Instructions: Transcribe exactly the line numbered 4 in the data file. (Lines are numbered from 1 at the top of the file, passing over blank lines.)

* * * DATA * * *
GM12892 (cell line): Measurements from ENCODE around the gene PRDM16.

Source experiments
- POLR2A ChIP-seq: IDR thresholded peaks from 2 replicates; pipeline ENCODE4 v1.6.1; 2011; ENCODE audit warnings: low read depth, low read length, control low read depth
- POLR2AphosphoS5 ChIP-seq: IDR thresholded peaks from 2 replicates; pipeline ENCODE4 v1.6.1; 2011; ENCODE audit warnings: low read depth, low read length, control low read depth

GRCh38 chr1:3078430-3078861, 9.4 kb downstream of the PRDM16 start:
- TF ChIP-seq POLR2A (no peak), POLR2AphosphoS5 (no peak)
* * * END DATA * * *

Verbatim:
- POLR2AphosphoS5 ChIP-seq: IDR thresholded peaks from 2 replicates; pipeline ENCODE4 v1.6.1; 2011; ENCODE audit warnings: low read depth, low read length, control low read depth